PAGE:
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What do we invest in the country’s youngest? Little to nothing

July 13, 2016
AccessEconomics and FinanceGovernance and AccountabilityQuality and CurriculumState & Local
Lillian Mongeau
The Hechinger Report

How the U.S. became one of the worst countries in the developed world for children under five

In fact, the fate of all children is largely determined by their first years on this planet. Forming healthy relationships with adults early on lays the foundation for future healthy relationships. Exposure to language through stories, songs and conversations sets the stage for academic achievement. Playing outside to master gross motor skills, creating art to master fine motor skills, pretending to be a doctor, chef or firefighter to learn teamwork, building a tower of blocks to learn basic physics lessons — all of these activities are critical preparation for a successful school and adult life. The most straightforward way to ensure all children have such experiences is to provide free or affordable high-quality preschool for them when they are 3- and 4-year-olds. The idea is not as radical as it sounds. The U.S. has even provided universal public preschool before, for a few years during World War II. That program ended in 1946. Since then, a growing body of research has demonstrated the value of high-quality preschool for both children and their communities. Nearly every industrialized country has recognized that value and begun offering a version of universal public preschool for its children. Not the U.S. . .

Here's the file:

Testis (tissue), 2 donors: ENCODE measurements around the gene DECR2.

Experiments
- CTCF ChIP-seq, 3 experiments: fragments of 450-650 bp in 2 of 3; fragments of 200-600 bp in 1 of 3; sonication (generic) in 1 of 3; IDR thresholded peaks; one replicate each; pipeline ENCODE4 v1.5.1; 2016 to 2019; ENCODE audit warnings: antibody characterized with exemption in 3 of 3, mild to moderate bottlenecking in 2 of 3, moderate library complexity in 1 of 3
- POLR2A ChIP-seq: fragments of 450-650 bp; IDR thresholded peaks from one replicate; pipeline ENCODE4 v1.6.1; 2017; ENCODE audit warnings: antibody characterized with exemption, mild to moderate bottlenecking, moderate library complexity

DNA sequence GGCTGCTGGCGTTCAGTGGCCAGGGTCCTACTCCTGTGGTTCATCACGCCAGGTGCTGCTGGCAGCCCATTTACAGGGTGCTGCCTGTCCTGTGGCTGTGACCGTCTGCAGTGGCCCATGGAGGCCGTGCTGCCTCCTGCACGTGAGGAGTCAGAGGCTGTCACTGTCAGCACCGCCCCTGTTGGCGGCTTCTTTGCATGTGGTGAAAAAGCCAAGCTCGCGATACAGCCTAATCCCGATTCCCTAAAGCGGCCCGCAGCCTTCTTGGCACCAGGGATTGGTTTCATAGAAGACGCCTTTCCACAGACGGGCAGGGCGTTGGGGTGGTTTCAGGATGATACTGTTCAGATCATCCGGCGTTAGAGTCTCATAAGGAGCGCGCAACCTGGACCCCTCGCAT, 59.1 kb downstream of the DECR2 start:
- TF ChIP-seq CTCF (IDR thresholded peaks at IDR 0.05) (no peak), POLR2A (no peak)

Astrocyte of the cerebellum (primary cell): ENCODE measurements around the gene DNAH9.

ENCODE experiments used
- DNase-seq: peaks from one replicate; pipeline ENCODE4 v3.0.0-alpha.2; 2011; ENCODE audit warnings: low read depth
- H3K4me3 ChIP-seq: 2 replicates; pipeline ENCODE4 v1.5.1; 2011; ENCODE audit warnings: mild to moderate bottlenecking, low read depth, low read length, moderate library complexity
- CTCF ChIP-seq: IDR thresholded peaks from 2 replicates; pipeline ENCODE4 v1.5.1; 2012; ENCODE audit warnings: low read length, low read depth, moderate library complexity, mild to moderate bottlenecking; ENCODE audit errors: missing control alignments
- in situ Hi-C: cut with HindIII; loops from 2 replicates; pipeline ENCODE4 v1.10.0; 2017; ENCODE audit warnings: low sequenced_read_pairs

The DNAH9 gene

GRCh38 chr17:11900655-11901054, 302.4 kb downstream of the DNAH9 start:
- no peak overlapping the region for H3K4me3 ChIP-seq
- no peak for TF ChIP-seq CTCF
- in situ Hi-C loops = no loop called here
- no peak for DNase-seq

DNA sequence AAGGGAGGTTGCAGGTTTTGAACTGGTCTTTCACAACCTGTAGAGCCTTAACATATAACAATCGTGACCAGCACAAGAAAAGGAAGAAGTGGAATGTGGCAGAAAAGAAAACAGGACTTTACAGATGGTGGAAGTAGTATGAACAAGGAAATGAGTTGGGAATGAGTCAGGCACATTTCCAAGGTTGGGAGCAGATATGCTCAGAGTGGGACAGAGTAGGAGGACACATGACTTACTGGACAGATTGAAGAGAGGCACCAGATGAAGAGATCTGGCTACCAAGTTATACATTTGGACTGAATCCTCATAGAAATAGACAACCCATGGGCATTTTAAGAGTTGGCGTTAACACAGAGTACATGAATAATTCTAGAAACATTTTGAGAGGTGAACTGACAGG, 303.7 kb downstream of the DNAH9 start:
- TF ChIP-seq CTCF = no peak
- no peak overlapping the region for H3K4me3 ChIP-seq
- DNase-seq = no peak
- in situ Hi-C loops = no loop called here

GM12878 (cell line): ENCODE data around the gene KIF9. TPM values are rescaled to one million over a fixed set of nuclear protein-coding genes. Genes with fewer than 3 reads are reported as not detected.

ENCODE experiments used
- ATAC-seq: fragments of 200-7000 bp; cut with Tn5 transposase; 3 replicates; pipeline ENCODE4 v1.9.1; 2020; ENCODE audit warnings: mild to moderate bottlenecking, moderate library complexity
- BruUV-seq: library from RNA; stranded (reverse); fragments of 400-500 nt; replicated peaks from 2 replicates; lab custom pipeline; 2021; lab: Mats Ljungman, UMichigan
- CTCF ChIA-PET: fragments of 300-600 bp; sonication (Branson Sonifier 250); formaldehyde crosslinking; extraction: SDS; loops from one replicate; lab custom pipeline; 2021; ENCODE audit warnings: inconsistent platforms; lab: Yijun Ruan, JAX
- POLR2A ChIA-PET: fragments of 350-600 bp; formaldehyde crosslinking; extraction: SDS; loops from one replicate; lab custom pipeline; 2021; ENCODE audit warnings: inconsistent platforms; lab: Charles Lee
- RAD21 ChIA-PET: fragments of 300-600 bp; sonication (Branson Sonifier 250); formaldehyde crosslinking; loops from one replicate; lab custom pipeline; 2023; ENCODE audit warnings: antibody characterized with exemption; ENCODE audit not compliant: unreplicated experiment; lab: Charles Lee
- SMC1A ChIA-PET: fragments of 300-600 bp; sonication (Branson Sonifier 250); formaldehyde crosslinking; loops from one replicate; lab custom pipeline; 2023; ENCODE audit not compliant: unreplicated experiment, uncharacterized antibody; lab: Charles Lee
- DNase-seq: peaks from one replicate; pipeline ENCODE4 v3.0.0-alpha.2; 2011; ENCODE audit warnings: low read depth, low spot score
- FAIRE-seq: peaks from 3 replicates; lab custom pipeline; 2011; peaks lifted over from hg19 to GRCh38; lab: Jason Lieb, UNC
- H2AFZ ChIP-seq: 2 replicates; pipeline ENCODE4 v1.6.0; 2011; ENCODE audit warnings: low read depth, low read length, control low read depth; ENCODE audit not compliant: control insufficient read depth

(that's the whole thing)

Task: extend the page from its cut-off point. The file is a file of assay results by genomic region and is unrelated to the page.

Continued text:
But though many have acknowledged the need for forward motion on preschool expansion, the overall pace of change has been glacial. “At the current rate, it will be another 50 years before states can reach all low-income children at age four, and it will take 150 years to reach 75 percent of all four-year-olds,” writes Steven Barnett, director the National Institute for Early Education Research, in his introduction to the 2015 State of Preschool Yearbook.